Mercifully, we both got a decent night’s sleep at long last. I was up relatively early, as I had conference on the brain. The first sessions of talks at the conference were not very relevant for me, so I opted to stay at the apartment and prepare for my poster presentation.It was a bit depressing to open up the poster and notice that for some reason one of my figures had moved an inch to its left (somewhere between my sending it to my advisor for approval and my sending it D to print), leaving the axis label on the box surrounding my results section. I gave it a few rehearsals, put my game face on and headed out for the conference. I had forgotten to print out handouts of the poster, so I figured I’d swing by a printing place we’d spotted next door to Brew Lab. After scarfing down the same delicious sandwich (blue cheese, onion and portobello mushroom) from Coffee Angel as I had yesterday, I went to see about my printing needs. Unfortunately, the printing place said it would have been at least an hour and a half to print, so I headed back down the street several blocks to the slightly dodgier looking internet cafes I’d passed. The first one I popped into was cash only, which I’d used the last of on my sandwich, so I dashed across the street to get out more cash. I wasn’t encouraged by the fact the computer informed me that the copy of Windows wasn’t genuine, so I quickly made my print-outs and headed out (with the thought to re-format my USB stick for good measure when I got home just in case).
The conference site was at the Royal College of Physicians, which was a good 30 minute walk from the apartment. I picked up my registration packet, including perhaps the poshest conference name tag I’d ever gotten–our names/affiliations were actually printed double-sided on plastic cards. I snuck into what I thought would be the tail end of the talk session, though I ultimately had to leave early as they were running very behind and I figured I should set up my poster. The poster session itself was largely held in the Great Hall, a fabulously ornate room with soaring ceilings and grand pillars. How the poster stands were actually setup were not very convenient, however, involving a series of what were essentially folding screens with a poster affixed to each panel. This meant you were butted up against your neighbours and could only really have one maybe two people around your poster at a time. Once the poster session picked up, it became very hot and stuffy, as throngs of people attempted to squeeze their way through the very narrow corridors between poster stands. Thankfully, despite all the chaos, the presentation itself went just fine, with a few interesting discussions with several prominent researchers who I was happy to meet and chat with.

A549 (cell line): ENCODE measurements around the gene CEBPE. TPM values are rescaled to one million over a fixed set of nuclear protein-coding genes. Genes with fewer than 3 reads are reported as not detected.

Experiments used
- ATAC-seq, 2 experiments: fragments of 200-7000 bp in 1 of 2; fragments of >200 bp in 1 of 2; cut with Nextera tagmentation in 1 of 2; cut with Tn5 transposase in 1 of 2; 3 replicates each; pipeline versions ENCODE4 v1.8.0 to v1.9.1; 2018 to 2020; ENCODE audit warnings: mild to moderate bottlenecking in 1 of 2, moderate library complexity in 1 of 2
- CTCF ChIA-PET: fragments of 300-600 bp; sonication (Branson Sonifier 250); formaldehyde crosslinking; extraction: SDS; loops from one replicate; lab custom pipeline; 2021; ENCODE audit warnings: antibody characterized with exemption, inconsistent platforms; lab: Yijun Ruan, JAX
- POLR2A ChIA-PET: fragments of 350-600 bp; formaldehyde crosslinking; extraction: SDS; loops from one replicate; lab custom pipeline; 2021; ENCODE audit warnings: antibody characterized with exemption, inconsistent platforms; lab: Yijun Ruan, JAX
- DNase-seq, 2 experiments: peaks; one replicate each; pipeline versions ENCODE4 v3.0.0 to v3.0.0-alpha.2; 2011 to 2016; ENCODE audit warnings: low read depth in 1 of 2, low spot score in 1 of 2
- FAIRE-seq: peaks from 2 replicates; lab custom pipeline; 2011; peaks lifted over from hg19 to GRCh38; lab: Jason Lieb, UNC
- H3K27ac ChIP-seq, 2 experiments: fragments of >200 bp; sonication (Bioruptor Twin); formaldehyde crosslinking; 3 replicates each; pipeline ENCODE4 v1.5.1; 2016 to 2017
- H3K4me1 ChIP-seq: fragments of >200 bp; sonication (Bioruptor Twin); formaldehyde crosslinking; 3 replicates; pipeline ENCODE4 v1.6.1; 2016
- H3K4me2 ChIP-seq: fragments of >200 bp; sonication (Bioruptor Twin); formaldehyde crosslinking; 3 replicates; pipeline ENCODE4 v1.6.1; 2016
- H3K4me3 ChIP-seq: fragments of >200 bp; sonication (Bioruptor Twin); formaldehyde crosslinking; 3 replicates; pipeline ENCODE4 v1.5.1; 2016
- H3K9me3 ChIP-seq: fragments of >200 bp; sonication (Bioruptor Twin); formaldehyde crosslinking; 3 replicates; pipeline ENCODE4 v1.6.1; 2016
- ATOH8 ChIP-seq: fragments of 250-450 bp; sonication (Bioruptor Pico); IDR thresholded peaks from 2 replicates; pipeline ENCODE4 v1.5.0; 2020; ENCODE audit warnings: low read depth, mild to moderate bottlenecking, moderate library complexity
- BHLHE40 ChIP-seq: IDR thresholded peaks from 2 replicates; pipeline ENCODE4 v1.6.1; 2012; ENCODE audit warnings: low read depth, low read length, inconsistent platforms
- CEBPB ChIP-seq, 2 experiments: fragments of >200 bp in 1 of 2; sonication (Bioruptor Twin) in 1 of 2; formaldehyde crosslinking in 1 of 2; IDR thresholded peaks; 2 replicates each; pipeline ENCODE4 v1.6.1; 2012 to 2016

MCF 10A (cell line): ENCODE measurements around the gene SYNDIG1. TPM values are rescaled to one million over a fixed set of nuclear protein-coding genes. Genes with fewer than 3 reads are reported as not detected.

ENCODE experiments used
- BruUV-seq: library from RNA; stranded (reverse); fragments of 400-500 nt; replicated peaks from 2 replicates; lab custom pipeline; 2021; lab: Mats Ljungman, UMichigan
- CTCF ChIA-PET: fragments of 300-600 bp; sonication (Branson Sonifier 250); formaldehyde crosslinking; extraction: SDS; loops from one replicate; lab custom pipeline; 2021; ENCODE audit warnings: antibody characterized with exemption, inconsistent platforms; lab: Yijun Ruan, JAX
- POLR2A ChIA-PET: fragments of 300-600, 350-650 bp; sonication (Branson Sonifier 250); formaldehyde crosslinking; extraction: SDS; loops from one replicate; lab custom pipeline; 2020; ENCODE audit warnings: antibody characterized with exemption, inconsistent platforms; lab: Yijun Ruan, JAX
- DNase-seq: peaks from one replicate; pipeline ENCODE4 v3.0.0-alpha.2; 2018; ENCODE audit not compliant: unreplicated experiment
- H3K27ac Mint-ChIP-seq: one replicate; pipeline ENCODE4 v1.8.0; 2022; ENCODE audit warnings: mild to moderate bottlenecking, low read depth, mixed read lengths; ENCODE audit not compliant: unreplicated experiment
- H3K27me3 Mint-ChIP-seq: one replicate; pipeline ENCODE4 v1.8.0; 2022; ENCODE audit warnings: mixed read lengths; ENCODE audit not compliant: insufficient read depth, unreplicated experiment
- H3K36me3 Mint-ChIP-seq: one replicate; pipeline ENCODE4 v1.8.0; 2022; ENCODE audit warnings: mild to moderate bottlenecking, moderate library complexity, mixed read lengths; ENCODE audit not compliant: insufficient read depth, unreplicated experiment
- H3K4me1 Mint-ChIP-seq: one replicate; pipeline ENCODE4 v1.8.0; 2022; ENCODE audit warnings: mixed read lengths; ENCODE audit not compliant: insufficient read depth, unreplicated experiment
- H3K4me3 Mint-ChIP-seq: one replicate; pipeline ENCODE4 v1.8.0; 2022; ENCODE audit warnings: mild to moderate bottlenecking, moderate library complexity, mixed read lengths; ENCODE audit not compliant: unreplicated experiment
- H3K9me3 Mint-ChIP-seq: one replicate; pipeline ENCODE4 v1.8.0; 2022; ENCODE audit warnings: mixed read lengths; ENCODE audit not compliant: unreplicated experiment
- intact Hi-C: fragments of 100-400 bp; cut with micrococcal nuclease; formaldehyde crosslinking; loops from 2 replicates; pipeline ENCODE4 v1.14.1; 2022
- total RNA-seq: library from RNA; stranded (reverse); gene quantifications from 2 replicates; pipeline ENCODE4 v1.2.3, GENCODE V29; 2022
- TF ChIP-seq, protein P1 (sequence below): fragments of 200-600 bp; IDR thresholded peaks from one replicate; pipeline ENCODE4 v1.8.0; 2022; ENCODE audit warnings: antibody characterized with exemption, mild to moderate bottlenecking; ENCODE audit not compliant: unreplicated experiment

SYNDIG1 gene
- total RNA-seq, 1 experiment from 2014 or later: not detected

David, who is not a fan of crowds by any stretch of the imagination, was ready to find a drink after the crush of the poster session. So we decided to head out in search of one, along with Ariana, an undergrad researcher from our department who was in town visiting from Paris. During our wanderings, we chanced upon yet another recommended coffee spot, Fortitude Coffee. It was perhaps my favourite spot thus far, with a polished, almost Scandinavian feel to it and some of the best hot chocolate I’ve had. I was provided with a mug with a giant marshmallow over which I poured my dark hot chocolate–rich, chocolatey and flavourful. Yum! We managed to get a few recommendations for a place to grab a drink nearby, so we headed on our way.
I suggested grabbing a bite to eat, as we had the conference Whisky Tasting later, and it might be advisable to go on a full(er) stomach. After a bit of wandering and indecision along Hanover Street, we settled on a cafe called Urban Angel, which David and I suspected (and soon confirmed) was the place we ate with David’s SFU advisor and her husband on our last visit. We even sat at the same table! There, we relaxed over drinks and ordered some breakfast food (eggs benedict for me and French toast for D) before heading around the corner and into the basement for a cocktail at Bramble. With lots of dark corners and plush cushions, the space was definitely up our alley. The cocktails were as well–super delicious! David ordered an Aged Affinity Cocktail, which basically consists of Scotch and Vermouth that have been put together and then aged in oak for 3 months days. It also comes in the most adorable bottles, looking somewhat like an old-fashioned medicine bottle. Our bartender was also very friendly and humoured David’s numerous questions about liquor.
We headed back to the conference site for the whisky tasting and loitered in the great hall for some time waiting for it to start. Eventually, we were ushered into the next room and picked up several whisky snifters (Aberfeldy, Dewar’s 12 and Dewar’s 15). Well, I grabbed a glass of white wine, but David enjoyed smelling and sipping his selection. The conference goers milled about and drank until the lights flickered at us, indicating that we needed to get out. We decided to try to find some dinner with two other NU grad students, and I suggested perusing nearby Rose Street, which is lined with with pubs and restaurants. We came across Mussel Inn, a place I’d actually earmarked as they had a kilo mussels for something like 10 GBP, and we managed to snag a table. David wisely opted for ½ kilo of mussels and some seafood chowder, and I really wanted the lobster thermidor, which they unfortunately ran out of 5 minutes before I ordered. I went with shellfish pasta, with mussels, gambas, queen scallops and crayfish tails in a seafood bisque. Quite tasty! D also enjoyed his soup and mussels, though he did note that the mussels were more flavourful at the French restaurant we’d eaten at yesterday. Sated and satisfied, we waddled back to our apartment to call it a night.